The formations of oxygen reactive forms as a result of rigorous oxidative processes taking place in human organism are the potent precursors of systemic cells and tissues damage. Antioxidants being an inhibitor of the oxidation process remove these free-radical intermediates by oxidized themselves [1], even at quite diminutive concentration, and thus have assorted physiological function in the body to stop these oxidation reactions ultimately protecting the body from harmful chain reactions [2]. Thus, they have reviewed by many researchers as nature’s answer to physiological and environmental stress, atherosclerosis, aging, and cancer [3]. Body’s endogenous defense system against these free radicals plays an imperative role, which can further supported by the supplementation of antioxidants in the diet. Generally, antioxidants can be divided into two major categories such as synthetic and natural. The main targeted site of these free radicals damage and defensive approach of antioxidants in the body is at the cellular level. Based up on this, these antioxidants can also be classified as enzymatic and nonenzymatic antioxidants. Enzymatic antioxidants primarily include glutathione peroxidase, catalase, and superoxide dismutase. There are also several other enzymes in the body that contribute to the total antioxidant capacity, which reflects in the serum [4]. Nonenzymatic antioxidants contain several subdivisions mainly vitamins such as A, E, C, and to lesser extent vitamin D, enzyme cofactors (Q10), peptides and some minerals (zinc and selenium). The major ingredients from the natural sources are polyphenolic compounds, which are reported to have significant antioxidant potential [5]. A detailed classification and subclassification has been displayed in Figure 1.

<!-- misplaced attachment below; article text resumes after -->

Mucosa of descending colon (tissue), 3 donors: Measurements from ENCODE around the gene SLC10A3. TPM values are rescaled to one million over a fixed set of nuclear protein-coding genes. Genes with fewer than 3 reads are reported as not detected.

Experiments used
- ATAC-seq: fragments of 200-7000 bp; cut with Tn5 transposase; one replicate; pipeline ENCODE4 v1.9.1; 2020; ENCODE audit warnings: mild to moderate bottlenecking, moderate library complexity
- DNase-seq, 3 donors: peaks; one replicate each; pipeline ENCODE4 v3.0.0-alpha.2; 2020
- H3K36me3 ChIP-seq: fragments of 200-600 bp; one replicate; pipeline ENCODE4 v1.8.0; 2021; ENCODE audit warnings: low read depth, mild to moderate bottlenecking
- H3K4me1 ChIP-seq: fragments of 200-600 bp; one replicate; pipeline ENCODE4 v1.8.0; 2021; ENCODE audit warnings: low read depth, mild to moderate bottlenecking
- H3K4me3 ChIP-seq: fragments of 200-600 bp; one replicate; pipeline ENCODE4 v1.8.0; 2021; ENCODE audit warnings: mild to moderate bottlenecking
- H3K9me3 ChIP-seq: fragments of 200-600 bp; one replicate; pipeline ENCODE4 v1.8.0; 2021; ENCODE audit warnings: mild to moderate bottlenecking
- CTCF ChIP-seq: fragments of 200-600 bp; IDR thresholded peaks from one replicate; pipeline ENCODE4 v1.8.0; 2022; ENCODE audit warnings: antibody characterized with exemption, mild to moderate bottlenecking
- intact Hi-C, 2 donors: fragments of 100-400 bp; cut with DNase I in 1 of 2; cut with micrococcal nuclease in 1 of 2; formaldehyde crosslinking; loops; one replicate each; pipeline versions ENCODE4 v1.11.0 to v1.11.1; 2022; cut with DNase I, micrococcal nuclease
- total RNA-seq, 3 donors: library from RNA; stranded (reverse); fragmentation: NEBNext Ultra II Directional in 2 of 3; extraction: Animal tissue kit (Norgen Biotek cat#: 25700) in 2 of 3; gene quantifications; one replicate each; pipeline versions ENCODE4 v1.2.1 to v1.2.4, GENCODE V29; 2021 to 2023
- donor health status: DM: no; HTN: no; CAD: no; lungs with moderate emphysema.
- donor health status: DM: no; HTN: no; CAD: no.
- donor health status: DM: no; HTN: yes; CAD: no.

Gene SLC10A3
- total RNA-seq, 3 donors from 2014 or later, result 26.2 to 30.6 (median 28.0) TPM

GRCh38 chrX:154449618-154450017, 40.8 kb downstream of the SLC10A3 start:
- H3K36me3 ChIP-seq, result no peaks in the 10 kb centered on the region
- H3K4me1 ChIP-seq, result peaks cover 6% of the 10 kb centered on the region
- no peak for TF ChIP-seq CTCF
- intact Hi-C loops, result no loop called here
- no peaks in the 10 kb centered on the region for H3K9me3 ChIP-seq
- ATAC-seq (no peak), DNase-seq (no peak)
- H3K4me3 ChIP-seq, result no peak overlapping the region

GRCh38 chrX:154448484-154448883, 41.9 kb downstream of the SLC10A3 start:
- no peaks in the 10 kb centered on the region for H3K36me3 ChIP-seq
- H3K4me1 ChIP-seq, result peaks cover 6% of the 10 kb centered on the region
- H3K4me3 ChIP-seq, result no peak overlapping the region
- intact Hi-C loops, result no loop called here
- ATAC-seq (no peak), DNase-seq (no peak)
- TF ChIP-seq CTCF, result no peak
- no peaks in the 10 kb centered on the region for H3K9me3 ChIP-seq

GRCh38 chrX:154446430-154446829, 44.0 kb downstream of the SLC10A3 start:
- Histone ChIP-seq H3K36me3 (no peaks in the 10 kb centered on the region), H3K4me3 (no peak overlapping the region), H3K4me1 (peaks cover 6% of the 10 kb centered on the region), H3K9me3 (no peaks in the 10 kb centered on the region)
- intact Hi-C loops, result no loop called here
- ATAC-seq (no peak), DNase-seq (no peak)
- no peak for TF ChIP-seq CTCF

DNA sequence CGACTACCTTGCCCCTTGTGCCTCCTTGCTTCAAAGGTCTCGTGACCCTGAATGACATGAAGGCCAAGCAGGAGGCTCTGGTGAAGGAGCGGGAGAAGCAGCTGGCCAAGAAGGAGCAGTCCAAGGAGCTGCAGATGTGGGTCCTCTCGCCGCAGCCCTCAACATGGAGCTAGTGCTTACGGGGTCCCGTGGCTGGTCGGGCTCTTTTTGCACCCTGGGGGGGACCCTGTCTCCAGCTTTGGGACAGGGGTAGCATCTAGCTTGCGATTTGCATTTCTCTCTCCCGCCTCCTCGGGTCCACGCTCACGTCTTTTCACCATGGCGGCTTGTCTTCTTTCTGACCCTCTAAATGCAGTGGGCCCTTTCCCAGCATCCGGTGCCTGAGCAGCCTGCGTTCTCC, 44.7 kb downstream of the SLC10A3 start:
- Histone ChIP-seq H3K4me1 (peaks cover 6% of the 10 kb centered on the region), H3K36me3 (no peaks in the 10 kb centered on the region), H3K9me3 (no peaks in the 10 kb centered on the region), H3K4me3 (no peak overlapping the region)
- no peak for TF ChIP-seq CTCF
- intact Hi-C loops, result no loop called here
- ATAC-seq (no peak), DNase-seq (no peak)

Natural antioxidants are primarily phenolics that may occur in all parts of plants [6], such as fruits, vegetables, nuts, seeds, leaves, roots, and barks. In the recent past, some toxicological studies regarding the use of synthetic antioxidants have shown their unwanted or adverse effects. These reports have urged the researchers to focus their study on exploring the natural sources with reasonable antioxidant potential [7]. Moreover, the availability and economy are significant concerns too in the context of using these natural antioxidants. The antioxidants from the nature can be categorized into the various subclassifications. However, two major categories are like antioxidants from commonly consumed or routine natural diets (e.g., vegetables, fruits, cereals, and beans) and secondly from plant or herb source that have fair antioxidant potential but are not the routine dietary source (e.g., medicinal plants and wild herbs). Among these, the routine dietary sources are very important as these can be easily available and more suitable for the dietary interventions. The need is to identify and generate awareness about these sources, which can be rated from top to down regarding antioxidant potential. The people who are habitual of consuming these vegetables and fruits in their routine meal are reported to be less affected by various chronic diseases [8], and studies have also endorsed the long-term healthy impact of consuming these nature-origin diets. Most common dietary supplements are comprised of vitamins C and E from synthetic as well as natural sources. Vitamin C is rich in the citrus fruits, which is a renowned fact, so fruits such as orange, lemon, blueberries, strawberries, grapes, prunes, and plums; red beans; spinach; kale; broccoli flowers; and alfalfa sprouts have good amount of antioxidants [9]. Fortunately, these are the part of our routine diet; however, their availability pertaining to the geographical distribution as well as cultivation is an important factor. Though international trading made them available throughout the world and even in the off season as well, the consumption of seasonal and fresh fruits is always encouraged. Vitamin E is a fat-soluble vitamin and exerts its antioxidant effect by reducing fat oxidation in the body [10]. Synthetic form of this vitamin is comprised of α-tocopherol, which is widely used as food supplement. The natural form of this vitamin contains mixed tocopherols almost having eight isomeric forms of α-tocopherol. The availability of these mixed tocopherols enhances the percent absorption of vitamin E from the natural sources in the human body.